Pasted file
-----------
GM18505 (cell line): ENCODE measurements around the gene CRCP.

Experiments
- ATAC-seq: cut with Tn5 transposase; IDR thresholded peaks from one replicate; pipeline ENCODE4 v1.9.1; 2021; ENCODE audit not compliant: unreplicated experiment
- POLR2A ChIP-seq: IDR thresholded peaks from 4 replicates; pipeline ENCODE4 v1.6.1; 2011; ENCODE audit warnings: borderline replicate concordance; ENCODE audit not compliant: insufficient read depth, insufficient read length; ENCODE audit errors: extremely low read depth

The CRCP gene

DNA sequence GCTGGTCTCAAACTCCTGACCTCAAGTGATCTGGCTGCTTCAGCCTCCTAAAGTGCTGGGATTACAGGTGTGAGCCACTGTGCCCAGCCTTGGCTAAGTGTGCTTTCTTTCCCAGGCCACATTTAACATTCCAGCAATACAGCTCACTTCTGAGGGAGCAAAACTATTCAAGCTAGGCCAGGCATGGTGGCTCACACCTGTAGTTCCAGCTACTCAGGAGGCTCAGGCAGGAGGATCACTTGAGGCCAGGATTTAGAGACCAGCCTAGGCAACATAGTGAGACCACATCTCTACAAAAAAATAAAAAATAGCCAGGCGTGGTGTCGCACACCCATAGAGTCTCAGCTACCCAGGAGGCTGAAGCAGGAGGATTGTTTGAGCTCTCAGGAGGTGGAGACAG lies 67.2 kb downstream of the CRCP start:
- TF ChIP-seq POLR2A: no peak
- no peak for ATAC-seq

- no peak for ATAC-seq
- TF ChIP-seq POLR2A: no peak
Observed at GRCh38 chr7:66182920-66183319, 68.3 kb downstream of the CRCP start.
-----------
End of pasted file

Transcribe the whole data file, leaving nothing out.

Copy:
GM18505 (cell line): ENCODE measurements around the gene CRCP.

Experiments
- ATAC-seq: cut with Tn5 transposase; IDR thresholded peaks from one replicate; pipeline ENCODE4 v1.9.1; 2021; ENCODE audit not compliant: unreplicated experiment
- POLR2A ChIP-seq: IDR thresholded peaks from 4 replicates; pipeline ENCODE4 v1.6.1; 2011; ENCODE audit warnings: borderline replicate concordance; ENCODE audit not compliant: insufficient read depth, insufficient read length; ENCODE audit errors: extremely low read depth

The CRCP gene

DNA sequence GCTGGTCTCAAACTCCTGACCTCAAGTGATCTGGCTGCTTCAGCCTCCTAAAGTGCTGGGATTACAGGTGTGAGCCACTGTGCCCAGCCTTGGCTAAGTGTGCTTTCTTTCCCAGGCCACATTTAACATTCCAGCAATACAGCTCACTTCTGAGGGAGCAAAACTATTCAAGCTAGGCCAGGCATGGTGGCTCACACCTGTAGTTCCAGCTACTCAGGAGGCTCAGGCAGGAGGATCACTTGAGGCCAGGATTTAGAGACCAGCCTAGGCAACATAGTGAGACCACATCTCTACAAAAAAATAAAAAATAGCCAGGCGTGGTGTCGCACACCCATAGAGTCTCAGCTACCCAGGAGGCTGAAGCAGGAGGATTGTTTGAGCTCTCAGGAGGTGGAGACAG lies 67.2 kb downstream of the CRCP start:
- TF ChIP-seq POLR2A: no peak
- no peak for ATAC-seq

- no peak for ATAC-seq
- TF ChIP-seq POLR2A: no peak
Observed at GRCh38 chr7:66182920-66183319, 68.3 kb downstream of the CRCP start.